By Aruveetil Mariyam Alavi and Supriya Sharma Five days of literature. The most read authors and poets. The […]
By Desmond Kon Zhicheng-Mingdé
Let’s get down to brass tacks. Why do you write?
To do otherwise would be to deny an integral part of myself. I write because I must, because of my addiction to the feel of an ink pen between my fingers scribbling word-code onto one blank page after another. To me, writing is an aesthetic pleasure that sets every fibre of my being into vibration, when I’m actually doing it. The other reason I write is to be able to make sense of my own thoughts and feelings, and creatively express them onto the page or screen. Sometimes, just the writing process is a form of catharsis for me, even though my scribbles make no sense.
Tell us about your most recent book or writing project. What were you trying to say or achieve with it?
My last book, Afterlife: Ghost stories from Goa, published by Rupa (2012) is a novel that follows the lives of X generations within a Goan family. At a get-together to celebrate the patriarch’s 75th birthday, there is a powercut that leads organically to the family swapping ghost-stories. Through the process or sharing oral histories, the family history and some secrets are revealed. The structure became an important part of telling the story of the family; I used a frame narrative device to interlink the individual stories. It’s more of a commentary about the social mores of South Goan society, diasporic culture and religious aspects among other things. My intention was to create a story that wasn’t just about ‘ghosts’ but about the things that haunt us emotionally and psychologically.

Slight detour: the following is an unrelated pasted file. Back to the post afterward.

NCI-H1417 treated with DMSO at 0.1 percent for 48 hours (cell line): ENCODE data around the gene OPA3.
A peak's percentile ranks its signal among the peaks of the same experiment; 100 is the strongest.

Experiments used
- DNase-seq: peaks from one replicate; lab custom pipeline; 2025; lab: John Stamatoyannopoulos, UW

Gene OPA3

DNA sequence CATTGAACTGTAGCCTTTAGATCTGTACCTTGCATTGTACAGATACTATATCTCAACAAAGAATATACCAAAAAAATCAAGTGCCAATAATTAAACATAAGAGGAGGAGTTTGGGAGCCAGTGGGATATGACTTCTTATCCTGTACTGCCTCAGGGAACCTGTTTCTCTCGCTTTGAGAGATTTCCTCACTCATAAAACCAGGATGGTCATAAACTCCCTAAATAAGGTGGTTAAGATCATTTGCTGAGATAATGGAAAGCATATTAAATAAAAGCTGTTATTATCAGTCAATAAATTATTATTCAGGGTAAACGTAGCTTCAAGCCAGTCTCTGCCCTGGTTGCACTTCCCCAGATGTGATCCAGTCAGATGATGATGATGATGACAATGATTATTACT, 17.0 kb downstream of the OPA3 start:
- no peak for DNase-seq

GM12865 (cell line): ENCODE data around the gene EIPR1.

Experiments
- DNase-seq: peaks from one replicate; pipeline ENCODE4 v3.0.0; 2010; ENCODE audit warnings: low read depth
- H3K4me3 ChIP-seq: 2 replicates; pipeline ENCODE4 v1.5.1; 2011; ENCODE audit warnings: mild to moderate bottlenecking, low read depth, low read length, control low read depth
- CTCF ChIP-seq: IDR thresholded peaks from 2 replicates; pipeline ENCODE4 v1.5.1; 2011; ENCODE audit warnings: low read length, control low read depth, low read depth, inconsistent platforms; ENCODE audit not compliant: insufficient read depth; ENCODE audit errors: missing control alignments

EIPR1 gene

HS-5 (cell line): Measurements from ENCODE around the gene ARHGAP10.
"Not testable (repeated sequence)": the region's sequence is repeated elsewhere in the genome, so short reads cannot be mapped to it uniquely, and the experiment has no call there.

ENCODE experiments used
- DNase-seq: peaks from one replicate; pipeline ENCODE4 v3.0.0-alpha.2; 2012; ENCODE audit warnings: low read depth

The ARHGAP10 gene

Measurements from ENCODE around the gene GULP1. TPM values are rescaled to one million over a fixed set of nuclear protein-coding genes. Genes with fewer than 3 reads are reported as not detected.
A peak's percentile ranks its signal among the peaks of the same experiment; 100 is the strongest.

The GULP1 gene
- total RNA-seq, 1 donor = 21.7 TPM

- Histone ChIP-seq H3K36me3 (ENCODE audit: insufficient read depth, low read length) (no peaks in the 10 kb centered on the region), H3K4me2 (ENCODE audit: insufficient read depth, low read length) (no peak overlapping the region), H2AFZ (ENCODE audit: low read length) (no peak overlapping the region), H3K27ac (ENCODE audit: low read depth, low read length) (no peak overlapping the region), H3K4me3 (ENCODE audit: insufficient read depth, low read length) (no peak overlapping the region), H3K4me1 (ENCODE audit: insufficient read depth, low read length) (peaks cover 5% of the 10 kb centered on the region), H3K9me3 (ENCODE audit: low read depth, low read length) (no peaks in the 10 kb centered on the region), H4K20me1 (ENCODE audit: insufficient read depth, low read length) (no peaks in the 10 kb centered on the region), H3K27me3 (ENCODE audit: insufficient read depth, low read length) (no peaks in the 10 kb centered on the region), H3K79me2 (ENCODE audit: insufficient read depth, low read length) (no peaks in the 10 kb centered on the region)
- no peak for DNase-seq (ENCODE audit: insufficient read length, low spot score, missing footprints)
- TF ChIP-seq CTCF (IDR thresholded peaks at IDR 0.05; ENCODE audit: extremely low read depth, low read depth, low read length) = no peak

Describe your writing aesthetic.
Excavating words to reveal complex layers of emotion. At least, that’s the aspiration!
Organised by the Bookworm Foundation, the festival is getting popular among literature lovers and those who seek to involve in the intellectual debate on literature and other contemporary social and political issues.
Tishani Doshi, an award-winning writer and dancer of Welsh-Gujarati descent, joined in May this year the International Dylan Thomas Prize, the world’s largest literary prize for young writers, as a judge for this year’s competition.
Tishani Doshi is the author of four books of poetry and fiction. Her most recent books include Fountainville (Seren), a retelling of a myth from the Mabinogion, and a collection of poems, Everything Begins Elsewhere.
Her appointment to the judging panel shows the global reach of the International Dylan Thomas Prize, which was launched in 2006. Sponsored by Swansea University, the Prize is aimed at encouraging creative talent worldwide. Previous winners have hailed from the US, Australia, Vietnam, Northern Ireland and Wales.